'Pacific Rim Uprising' is a total let-down

A disappointing follow-up after a five-year wait


“Pacific Rim Uprising” rarely takes advantage of its clearer frame though and is often reminiscent of action scenes from other sci-fi action films simply scaled upwards.

Courtesy Warner Bros. Pictures

Imagine sitting in a movie theater back in 2013 and having a giant robot fist crash through the screen. That was “Pacific Rim,” a sci-fi action movie about giant robots tasked with fighting giant monsters — tacky and senseless, but regardless the kind of hard-hitting and unique spectacle that one can’t help but marvel at. But the new sequel, “Pacific Rim Uprising,” is the kind of lame follow-up that can only sit in the first film’s giant robot shadow.

Ten years have passed since the end of the Kaiju War, and though great strides have been made toward recovery, humanity remains wary of another invasion by the Kaiju — city-destroying beasts from another dimension. To that end, Jake Pentecost (John Boyega) — wastrel son of war hero Stacker Pentecost from the first film — is forcibly recruited to train a young class of cadets to pilot Jaegers, giant humanoid robots built to kill the Kaiju. With the help of scrappy new recruit Amara Namani (Cailee Spaeny) and his abrasive colleague Nate Lambert (Scott Eastwood), Jake prepares for new threats that soon prove to be closer on the horizon than any of them could have anticipated.

As a sequel, “Uprising” is very efficient, trusting the audience to remember the world-building accomplished in the first film so that the film can move forward into its own story. The stakes are easier to grasp, and the characters are very clear about their feelings and motivations. Compared to the first movie, “Uprising” is much sleeker and cleaner, like a sports car, but somebody taped a brick to the accelerator — the plot feels extremely rushed, blazing through an abundance of important points and character development.

A lot of the movie is carried by the performances — John Boyega makes for an extremely charming lead,Spaeny is fierce and her fellow cadets are nicely expressive. But their charisma can’t hide how blatantly incomplete each character is, how underwritten the film’s backstories are and how unprompted the character development is. Most of the cast is simply redundant — Scott Eastwood in particular doesn’t seem to have much to do besides being the subject of other people’s conversations — to say nothing of his even more extraneous girlfriend.

Not helping the already tenuous plot is the obnoxiously immature writing. The film peppers in jokes and visual gags seemingly at random, going beyond light-heartedness and into the territory of self-satirizing action spoof. While admittedly funny, the humor feels like spackle — like the film isn’t confident in holding the audience’s attention without a wacky gag every five minutes. By the midpoint, the humor only serves to repeatedly drain any kind of tension the film could have, and somehow grows even more annoying from there onwards.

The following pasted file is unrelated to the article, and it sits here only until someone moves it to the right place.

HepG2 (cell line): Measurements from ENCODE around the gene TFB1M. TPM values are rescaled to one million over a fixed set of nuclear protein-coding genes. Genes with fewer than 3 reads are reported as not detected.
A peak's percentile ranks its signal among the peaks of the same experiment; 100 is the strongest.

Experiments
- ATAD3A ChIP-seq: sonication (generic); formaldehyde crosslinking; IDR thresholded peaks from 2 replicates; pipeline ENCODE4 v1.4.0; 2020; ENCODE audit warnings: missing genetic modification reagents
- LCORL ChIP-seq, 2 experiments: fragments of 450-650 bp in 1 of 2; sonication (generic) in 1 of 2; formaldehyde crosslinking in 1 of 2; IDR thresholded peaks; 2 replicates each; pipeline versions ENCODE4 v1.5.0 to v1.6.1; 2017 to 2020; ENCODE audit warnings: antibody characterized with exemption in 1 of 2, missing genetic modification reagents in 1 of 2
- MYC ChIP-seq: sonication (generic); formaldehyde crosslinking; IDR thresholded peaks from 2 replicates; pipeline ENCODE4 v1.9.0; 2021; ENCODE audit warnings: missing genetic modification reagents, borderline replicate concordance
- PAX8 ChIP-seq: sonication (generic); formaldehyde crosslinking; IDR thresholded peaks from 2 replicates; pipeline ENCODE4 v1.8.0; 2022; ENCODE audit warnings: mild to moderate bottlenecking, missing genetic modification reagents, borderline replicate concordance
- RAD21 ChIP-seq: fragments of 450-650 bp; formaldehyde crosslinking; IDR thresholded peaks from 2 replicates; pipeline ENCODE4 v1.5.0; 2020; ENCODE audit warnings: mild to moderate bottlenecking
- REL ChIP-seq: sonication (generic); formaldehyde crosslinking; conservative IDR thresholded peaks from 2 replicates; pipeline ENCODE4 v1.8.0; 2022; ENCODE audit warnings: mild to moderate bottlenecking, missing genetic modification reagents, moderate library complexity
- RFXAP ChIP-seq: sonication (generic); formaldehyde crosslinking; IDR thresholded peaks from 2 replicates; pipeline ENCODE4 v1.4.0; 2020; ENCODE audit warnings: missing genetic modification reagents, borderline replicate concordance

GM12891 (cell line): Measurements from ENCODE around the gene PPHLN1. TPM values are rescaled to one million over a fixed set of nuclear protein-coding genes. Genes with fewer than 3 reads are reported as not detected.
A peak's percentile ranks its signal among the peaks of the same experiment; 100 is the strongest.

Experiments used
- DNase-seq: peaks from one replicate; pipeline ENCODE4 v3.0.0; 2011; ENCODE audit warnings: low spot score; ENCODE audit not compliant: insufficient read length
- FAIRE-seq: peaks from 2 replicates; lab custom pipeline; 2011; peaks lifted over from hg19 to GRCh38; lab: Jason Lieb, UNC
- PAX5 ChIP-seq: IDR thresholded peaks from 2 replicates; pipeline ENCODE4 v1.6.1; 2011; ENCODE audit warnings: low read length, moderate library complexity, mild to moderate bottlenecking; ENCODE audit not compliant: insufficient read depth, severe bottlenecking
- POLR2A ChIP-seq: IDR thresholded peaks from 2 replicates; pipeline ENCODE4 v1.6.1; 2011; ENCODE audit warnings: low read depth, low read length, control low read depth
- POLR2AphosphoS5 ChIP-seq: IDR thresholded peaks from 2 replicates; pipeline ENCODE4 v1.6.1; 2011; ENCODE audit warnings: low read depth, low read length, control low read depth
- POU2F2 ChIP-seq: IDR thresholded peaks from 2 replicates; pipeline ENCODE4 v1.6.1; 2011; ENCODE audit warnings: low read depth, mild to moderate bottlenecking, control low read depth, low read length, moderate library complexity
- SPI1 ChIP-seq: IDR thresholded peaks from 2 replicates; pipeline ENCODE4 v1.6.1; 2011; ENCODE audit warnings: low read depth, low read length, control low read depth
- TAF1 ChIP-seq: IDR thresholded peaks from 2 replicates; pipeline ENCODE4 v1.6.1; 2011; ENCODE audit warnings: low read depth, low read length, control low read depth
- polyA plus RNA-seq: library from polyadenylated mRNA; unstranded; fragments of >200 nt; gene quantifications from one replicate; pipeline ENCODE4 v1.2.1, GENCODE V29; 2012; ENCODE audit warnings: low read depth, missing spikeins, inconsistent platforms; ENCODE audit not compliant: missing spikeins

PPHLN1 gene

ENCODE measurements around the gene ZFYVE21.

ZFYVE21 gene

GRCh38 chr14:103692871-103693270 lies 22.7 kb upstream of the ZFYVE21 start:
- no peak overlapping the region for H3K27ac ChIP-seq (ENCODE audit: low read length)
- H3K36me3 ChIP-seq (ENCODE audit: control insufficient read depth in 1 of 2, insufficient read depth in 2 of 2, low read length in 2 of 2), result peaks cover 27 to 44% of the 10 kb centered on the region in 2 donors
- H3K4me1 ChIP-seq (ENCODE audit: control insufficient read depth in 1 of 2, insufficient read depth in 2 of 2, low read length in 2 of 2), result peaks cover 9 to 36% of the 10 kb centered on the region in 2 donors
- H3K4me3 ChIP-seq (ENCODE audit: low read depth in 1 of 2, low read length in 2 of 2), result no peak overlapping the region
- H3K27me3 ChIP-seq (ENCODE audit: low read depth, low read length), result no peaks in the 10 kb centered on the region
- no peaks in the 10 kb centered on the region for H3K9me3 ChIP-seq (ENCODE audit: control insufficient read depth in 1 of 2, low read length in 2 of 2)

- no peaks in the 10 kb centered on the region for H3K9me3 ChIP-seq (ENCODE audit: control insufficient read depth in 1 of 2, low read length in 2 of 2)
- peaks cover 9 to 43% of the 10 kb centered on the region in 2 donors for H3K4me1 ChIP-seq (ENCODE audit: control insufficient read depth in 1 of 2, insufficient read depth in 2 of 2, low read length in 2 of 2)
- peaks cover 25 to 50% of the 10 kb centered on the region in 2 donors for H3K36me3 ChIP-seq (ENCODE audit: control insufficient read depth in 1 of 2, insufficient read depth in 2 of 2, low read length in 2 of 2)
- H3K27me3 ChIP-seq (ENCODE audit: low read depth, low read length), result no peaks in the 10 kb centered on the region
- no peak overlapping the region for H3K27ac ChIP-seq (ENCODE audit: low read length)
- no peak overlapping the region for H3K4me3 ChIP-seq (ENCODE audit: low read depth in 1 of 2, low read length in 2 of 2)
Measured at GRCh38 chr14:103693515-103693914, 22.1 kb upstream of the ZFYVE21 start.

Aesthetically, “Uprising” is a completely different film from “Pacific Rim,” which housed itself in Director Guillermo del Toro’s signature style with rich colors, grimy designs and messy production. “Uprising” is a lot less visually cluttered, with a much more sober color palette and a softer sci-fi edge — the dark mechanical elements of Jaegers are played down in favor of bright holograms. On the one hand, this approach is much less immediately visually interesting, but on the other, it does provide a clearer frame for more dynamic action opportunities. “Uprising” rarely takes advantage of its clearer frame though and is often reminiscent of action scenes from other sci-fi action films simply scaled upwards. There is a difference between a giant robot fight and a normal fight done with giant robots, and “Uprising” is more often than not the latter. It lacks a sense of scale of the weight of its immense beings clashing on screen. The action scenes lack internal logic and never seem to build to anything — not terrible, but always lacking in some way.

That’s really the biggest issue with “Uprising,” how lacking in identity it is. Yes, it’s more functional than the first film, but it has no flavor, nothing that stands out like the gloriously cheesy moments of “Pacific Rim.” The very act of getting into a Jaeger in the first film had a sense of ceremony — a sense that “Uprising” has none of. “Uprising” seems to take influence from a bizarre mash of giant robot anime, high school coming-of-age dramas, superhero films and other American productions based on Japanese intellectual property — most notably the recent “Power Rangers” film. To return to the original analogy, if “Pacific Rim” was like a giant robot fist, then “Pacific Rim Uprising” is like the theater being flooded with a swarm of vacuum cleaners — a collection of functional but annoying and redundant elements, none of which can hold your interest, and all of which, quite frankly, suck.

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